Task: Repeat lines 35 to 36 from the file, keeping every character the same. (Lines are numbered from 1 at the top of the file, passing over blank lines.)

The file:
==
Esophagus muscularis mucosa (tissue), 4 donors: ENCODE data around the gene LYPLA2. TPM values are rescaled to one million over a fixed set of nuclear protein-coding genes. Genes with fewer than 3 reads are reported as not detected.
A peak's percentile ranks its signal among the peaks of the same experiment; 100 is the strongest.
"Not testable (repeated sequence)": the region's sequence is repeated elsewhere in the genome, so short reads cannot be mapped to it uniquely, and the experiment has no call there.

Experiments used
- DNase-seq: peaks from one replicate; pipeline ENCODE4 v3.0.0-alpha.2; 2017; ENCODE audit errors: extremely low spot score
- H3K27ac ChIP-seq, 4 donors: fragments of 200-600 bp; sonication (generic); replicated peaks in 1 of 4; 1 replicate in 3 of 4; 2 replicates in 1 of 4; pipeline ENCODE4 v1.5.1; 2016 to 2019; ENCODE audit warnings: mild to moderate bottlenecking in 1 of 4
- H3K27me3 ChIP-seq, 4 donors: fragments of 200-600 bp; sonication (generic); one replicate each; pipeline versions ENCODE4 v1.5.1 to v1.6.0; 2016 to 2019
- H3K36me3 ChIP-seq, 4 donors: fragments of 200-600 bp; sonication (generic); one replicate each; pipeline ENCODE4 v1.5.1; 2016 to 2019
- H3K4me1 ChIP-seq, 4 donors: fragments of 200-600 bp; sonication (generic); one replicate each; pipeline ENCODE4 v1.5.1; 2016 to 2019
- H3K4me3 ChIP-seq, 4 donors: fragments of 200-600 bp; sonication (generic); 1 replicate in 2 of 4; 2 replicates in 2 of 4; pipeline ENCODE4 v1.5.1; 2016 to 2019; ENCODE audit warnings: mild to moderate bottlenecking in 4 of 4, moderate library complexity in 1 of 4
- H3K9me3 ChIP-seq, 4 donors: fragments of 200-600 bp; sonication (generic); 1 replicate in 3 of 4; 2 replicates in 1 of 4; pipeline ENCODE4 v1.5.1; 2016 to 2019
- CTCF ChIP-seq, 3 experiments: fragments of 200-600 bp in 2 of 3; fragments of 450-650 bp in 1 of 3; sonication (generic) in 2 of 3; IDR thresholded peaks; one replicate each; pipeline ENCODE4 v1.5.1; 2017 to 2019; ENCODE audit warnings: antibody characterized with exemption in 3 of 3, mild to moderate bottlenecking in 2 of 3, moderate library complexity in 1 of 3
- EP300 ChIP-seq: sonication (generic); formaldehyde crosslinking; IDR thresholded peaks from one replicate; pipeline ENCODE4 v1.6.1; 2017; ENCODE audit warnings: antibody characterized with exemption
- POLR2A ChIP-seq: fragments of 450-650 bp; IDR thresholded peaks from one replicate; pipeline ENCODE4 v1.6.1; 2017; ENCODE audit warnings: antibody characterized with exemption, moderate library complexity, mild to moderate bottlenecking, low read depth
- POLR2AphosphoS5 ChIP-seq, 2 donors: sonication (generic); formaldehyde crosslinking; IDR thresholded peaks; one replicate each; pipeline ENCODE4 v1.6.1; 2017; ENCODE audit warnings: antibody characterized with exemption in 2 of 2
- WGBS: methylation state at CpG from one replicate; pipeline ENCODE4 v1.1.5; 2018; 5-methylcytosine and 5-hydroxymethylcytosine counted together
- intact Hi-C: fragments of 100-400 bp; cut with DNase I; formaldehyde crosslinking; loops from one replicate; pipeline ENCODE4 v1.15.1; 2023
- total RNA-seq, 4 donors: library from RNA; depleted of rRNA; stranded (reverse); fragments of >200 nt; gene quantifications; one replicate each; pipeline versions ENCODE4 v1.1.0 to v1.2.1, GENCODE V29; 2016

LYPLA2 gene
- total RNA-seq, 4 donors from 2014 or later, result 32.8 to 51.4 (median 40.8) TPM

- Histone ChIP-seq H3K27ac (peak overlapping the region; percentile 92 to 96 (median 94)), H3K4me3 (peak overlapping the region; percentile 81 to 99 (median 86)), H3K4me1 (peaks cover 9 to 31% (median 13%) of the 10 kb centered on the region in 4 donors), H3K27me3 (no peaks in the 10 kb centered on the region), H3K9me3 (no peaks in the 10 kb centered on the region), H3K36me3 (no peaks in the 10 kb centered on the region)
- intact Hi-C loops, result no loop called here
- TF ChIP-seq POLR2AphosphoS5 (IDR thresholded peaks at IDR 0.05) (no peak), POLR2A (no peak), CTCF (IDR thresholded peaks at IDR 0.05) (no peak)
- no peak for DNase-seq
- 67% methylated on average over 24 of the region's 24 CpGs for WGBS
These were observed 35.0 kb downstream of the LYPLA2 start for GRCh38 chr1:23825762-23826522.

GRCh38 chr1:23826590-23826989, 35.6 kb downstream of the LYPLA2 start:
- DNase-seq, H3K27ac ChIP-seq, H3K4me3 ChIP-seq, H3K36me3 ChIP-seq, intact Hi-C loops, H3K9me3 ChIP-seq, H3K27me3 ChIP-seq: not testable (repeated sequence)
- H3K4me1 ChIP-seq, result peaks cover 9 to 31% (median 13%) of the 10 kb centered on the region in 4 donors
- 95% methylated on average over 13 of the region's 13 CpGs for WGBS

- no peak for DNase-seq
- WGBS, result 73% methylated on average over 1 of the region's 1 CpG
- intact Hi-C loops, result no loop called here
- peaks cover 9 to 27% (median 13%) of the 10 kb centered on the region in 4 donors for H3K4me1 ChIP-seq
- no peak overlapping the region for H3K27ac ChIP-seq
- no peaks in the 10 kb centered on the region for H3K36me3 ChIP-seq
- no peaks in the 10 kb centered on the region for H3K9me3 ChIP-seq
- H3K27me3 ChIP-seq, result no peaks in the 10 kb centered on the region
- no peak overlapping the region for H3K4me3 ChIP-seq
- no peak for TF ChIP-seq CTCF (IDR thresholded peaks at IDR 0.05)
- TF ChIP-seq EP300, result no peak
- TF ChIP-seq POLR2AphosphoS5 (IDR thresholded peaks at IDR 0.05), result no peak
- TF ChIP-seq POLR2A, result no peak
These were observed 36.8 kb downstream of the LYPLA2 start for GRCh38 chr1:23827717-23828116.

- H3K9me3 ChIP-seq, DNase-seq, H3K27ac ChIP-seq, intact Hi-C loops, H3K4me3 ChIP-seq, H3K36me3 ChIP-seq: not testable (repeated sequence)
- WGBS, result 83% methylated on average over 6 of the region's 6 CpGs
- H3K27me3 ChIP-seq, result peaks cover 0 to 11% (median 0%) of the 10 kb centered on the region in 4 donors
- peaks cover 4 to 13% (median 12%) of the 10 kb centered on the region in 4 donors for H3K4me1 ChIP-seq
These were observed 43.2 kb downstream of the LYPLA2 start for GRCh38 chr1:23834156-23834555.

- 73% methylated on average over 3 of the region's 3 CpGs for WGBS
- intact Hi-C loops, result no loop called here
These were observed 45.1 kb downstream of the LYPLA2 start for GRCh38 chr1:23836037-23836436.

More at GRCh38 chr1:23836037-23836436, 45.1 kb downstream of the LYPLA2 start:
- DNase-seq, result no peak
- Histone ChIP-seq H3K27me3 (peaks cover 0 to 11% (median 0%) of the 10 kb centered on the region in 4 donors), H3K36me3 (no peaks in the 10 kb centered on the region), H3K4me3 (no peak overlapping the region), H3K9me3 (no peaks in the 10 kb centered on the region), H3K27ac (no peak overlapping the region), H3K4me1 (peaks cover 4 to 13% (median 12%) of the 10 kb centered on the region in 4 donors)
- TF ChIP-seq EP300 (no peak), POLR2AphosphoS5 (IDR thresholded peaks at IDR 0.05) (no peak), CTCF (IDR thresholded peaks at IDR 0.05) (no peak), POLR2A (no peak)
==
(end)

- no peak overlapping the region for H3K27ac ChIP-seq
- no peaks in the 10 kb centered on the region for H3K36me3 ChIP-seq